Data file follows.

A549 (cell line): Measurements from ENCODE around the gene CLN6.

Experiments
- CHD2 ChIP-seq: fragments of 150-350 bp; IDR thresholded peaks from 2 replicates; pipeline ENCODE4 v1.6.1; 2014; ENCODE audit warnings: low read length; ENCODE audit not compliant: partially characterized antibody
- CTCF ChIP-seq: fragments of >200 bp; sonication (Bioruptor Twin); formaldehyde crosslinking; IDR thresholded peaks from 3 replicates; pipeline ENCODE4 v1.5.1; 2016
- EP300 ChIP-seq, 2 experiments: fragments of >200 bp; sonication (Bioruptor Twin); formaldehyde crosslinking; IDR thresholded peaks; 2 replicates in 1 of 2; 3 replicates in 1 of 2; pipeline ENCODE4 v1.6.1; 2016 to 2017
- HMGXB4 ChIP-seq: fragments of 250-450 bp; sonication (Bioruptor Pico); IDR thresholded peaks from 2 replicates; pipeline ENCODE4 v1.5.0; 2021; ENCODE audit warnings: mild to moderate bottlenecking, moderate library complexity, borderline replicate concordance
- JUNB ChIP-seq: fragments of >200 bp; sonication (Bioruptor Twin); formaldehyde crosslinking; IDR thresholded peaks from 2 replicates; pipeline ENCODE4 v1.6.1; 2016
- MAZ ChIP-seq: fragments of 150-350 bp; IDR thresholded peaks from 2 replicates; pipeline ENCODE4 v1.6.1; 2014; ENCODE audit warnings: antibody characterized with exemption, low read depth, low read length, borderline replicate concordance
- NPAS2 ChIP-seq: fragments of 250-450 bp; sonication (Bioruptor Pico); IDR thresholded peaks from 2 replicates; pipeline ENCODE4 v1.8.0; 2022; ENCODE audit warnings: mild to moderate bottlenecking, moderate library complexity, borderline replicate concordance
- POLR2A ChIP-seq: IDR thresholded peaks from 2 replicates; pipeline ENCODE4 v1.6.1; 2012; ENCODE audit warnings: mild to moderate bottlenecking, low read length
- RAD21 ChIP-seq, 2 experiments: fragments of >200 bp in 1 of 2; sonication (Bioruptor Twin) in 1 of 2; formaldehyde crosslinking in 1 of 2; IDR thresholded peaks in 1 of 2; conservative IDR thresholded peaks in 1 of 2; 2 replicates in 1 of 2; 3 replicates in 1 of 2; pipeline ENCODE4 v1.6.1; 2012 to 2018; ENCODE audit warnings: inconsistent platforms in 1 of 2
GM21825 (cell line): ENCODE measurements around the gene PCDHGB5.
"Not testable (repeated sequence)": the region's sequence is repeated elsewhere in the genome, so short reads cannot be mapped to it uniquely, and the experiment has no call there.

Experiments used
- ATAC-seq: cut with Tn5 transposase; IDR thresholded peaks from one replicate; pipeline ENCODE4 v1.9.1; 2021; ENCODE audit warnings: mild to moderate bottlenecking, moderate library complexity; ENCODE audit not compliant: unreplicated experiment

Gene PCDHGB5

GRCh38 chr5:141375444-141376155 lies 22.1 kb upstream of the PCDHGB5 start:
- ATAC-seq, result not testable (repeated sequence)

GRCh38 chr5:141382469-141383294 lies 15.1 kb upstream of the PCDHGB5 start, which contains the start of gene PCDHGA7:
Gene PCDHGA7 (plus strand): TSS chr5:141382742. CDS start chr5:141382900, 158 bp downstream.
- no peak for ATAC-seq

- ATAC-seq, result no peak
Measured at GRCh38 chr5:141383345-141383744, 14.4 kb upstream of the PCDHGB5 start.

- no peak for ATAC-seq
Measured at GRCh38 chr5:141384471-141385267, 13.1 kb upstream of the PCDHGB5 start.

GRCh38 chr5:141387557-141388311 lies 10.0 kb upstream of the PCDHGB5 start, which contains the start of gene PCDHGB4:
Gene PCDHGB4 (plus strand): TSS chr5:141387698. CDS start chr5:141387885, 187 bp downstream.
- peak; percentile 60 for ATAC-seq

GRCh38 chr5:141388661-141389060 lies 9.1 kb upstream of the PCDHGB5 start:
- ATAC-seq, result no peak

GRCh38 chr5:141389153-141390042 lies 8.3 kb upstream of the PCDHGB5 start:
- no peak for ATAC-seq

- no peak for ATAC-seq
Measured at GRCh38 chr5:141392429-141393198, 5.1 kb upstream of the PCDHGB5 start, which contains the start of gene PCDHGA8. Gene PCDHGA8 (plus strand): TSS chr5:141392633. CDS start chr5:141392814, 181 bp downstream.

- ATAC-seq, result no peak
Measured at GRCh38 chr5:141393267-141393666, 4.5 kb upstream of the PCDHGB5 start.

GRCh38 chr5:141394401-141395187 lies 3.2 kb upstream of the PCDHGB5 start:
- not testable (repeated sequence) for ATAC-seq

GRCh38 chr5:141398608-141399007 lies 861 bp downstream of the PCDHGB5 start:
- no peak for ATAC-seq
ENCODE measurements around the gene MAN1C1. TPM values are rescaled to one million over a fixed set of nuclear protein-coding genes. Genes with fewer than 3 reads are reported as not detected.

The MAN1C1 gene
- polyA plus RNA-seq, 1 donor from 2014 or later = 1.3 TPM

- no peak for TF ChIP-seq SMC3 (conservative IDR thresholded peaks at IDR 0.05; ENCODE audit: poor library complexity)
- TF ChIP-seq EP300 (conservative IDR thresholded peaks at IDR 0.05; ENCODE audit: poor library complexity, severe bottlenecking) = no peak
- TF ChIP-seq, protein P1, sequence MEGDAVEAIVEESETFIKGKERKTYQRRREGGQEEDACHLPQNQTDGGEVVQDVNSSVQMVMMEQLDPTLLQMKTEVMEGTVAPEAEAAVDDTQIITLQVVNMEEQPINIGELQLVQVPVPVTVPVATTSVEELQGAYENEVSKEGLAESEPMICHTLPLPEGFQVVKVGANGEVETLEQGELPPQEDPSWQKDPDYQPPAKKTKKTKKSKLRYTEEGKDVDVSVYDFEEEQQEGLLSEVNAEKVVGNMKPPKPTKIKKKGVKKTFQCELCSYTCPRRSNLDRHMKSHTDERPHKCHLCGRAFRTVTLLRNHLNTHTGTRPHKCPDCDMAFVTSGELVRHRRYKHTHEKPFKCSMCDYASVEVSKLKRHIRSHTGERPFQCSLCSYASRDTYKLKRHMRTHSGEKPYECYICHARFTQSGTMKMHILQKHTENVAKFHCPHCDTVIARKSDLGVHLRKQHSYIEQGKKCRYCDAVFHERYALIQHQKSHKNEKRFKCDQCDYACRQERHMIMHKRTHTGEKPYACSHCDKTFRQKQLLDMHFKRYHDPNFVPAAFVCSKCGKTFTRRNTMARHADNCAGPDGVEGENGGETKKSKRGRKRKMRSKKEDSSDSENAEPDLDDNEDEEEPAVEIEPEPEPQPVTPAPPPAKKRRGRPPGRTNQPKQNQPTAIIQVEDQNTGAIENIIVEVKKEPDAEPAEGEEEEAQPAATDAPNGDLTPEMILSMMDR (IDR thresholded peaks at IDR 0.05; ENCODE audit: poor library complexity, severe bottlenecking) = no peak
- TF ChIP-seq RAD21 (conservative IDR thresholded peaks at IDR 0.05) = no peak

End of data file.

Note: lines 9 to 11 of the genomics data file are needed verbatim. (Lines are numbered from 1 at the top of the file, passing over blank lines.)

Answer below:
- NPAS2 ChIP-seq: fragments of 250-450 bp; sonication (Bioruptor Pico); IDR thresholded peaks from 2 replicates; pipeline ENCODE4 v1.8.0; 2022; ENCODE audit warnings: mild to moderate bottlenecking, moderate library complexity, borderline replicate concordance
- POLR2A ChIP-seq: IDR thresholded peaks from 2 replicates; pipeline ENCODE4 v1.6.1; 2012; ENCODE audit warnings: mild to moderate bottlenecking, low read length
- RAD21 ChIP-seq, 2 experiments: fragments of >200 bp in 1 of 2; sonication (Bioruptor Twin) in 1 of 2; formaldehyde crosslinking in 1 of 2; IDR thresholded peaks in 1 of 2; conservative IDR thresholded peaks in 1 of 2; 2 replicates in 1 of 2; 3 replicates in 1 of 2; pipeline ENCODE4 v1.6.1; 2012 to 2018; ENCODE audit warnings: inconsistent platforms in 1 of 2